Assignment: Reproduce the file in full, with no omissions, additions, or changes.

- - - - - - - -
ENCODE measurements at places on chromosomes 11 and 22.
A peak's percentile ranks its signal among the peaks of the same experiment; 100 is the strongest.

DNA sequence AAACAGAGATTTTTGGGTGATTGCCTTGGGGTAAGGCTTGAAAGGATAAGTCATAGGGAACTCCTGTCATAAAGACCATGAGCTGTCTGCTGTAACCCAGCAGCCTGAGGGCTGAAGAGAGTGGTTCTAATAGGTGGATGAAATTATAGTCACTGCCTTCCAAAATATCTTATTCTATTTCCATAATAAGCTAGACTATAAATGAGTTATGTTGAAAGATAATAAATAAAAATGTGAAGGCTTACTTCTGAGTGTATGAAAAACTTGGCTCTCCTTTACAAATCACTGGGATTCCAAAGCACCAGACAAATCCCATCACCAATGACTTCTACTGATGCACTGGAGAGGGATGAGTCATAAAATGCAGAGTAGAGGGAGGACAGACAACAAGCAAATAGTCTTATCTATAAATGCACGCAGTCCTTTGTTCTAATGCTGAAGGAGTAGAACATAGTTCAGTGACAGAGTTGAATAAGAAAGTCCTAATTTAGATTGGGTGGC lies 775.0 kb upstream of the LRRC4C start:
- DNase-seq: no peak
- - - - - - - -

ENCODE measurements at places on chromosomes 11 and 22.
A peak's percentile ranks its signal among the peaks of the same experiment; 100 is the strongest.

DNA sequence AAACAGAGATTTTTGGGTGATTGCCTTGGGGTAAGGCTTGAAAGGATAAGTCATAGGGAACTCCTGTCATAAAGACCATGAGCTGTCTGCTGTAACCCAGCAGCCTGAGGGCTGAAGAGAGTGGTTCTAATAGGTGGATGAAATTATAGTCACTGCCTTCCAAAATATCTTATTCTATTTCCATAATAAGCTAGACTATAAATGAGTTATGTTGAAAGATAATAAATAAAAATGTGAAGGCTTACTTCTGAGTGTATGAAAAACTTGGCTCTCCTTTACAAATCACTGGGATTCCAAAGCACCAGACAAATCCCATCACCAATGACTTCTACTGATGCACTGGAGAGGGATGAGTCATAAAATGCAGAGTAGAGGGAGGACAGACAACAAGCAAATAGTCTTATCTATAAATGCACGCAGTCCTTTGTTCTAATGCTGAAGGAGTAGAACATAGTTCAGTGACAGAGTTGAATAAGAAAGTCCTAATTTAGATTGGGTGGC lies 775.0 kb upstream of the LRRC4C start:
- DNase-seq: no peak